Contracts and Lease Agreements: Many stakeholders in medical practices choose to lease equipment. With the costs of owning a building, and for such medical equipment as PET/CT scanners, MRI machines, and robotics, leasing agreements are the preferred approach over financing or purchasing. A high-stakes lease means negotiating terms, reviewing the contract, and carefully scrutinizing supporting documentation.
Managed care contracts (HMO, PPO, IPA and PHO) should be carefully reviewed so that you fully understand the risks of participating. In some instances your attorney can help negotiate those agreements.
Leasing office and clinic space has its own set of pit falls as well. Some landlords are unscrupulous and will try to work in lease provisions that would put an undue burden on your new practice and even your personal finances. It is always prudent to have an office or clinic lease reviewed before you sign it.
When you are focused on providing top patient care and running your medical practice, it can be difficult to pay meticulous attention to the details of these contracts. Our attorneys will take the burden off your shoulders to ensure you and your practice are fully protected.
Insurance-Related Matters: Insurance issues will come up in almost any business, but the health care industry arguably faces the most challenges. Medical malpractice insurance is the most obvious matter, but you must also address liability insurance for claims that are completely unrelated to the practice of medicine. Insurance for premises liability, workers’ compensation, and other coverage may be factors, and credentialing for insurance purposes is an important consideration.
Healthcare Privacy: There are a variety of healthcare privacy laws that medical practices must adhere to on a routine basis. Having sound policies and practices in place at the beginning of the practice is critical to avoid penalties and lawsuits.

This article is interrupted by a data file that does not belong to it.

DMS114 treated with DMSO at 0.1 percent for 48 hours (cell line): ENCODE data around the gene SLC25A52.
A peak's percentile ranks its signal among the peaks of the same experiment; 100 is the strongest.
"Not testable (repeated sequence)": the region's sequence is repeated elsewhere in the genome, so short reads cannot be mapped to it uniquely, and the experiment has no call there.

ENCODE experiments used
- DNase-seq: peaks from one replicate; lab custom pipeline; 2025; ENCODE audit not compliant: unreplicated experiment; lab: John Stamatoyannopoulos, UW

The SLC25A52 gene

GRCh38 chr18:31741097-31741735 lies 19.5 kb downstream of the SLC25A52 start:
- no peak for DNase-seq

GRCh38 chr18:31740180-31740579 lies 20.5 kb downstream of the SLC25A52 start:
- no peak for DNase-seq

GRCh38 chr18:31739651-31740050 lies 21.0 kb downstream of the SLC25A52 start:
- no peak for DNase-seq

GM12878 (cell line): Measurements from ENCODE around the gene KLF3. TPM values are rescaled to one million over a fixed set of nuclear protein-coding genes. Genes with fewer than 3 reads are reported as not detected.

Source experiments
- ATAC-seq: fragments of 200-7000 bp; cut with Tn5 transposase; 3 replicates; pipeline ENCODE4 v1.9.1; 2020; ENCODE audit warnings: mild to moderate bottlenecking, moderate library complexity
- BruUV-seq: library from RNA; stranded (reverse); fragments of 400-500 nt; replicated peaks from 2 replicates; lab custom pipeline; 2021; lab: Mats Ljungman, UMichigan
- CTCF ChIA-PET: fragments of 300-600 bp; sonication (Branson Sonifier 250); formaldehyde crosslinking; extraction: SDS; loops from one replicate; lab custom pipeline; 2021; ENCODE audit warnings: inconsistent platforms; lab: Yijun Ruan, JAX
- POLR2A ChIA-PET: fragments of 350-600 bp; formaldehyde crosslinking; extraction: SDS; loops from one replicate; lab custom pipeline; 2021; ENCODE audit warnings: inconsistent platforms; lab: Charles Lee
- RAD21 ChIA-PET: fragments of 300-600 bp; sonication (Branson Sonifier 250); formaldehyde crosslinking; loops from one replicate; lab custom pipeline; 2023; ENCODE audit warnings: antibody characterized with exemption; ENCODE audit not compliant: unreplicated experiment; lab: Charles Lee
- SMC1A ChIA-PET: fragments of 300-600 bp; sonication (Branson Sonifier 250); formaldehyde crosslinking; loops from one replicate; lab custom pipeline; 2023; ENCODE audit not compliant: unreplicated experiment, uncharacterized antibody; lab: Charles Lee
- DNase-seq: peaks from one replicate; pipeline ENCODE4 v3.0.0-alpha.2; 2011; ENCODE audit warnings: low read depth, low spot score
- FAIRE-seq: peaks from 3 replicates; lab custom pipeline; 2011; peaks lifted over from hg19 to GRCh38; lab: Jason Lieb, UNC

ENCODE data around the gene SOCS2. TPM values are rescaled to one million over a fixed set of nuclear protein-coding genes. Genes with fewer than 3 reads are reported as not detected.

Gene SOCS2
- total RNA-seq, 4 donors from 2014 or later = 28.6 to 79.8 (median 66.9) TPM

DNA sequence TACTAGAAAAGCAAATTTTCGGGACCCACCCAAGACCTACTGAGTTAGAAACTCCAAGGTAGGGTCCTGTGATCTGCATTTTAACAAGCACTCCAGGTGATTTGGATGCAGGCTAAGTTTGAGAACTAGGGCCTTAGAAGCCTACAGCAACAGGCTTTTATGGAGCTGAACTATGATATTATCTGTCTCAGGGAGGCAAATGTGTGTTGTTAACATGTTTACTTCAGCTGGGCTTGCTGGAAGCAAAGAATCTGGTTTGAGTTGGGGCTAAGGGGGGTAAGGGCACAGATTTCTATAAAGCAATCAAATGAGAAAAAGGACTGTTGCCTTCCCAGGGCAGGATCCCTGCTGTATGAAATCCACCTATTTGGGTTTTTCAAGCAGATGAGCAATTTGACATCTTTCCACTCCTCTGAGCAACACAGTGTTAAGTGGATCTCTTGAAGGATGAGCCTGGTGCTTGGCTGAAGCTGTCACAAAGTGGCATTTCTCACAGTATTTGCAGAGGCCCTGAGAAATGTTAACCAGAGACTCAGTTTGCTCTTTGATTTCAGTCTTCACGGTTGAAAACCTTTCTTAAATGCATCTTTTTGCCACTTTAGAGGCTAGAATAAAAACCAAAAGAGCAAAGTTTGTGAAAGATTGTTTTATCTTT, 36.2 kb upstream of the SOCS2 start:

Litigation & Dispute Resolution: Business litigation is not usually an issue for a new medical practice. But, there’s always the potential for a lawsuit due to unforeseen issues; for-instance, a non-compete or trade secret matter arises. Or, it is conceivable that an issue could arise with an equipment supplier that cannot fulfill their commitment or contractor not completing office renovations on time. Both of which are potential breach of contract scenarios.
The attorneys at Walsh Banks Law have decades of combined experience representing business owners in all industries. We deliver knowledgeable legal services and custom-tailored solutions specifically crafted to support your needs and objectives when starting up a health care company.
Our lawyers take pride in the fact that not only do we prioritize the needs of our Orlando and Central Florida clients, but we continue to cultivate strong business relationships long after a company’s initial startup.
We are well-equipped to tackle the unique challenges you face when launching a medical practice, including the transactional issues, formation matters, regulatory compliance, and more. Though we aim to avoid legal disputes and litigation, our attorneys are also prepared to represent you in court when necessary to protect your interests. Our comprehensive suite of legal services ensures you have the legal support and counsel you need at any time, just as if you had an in-house legal department.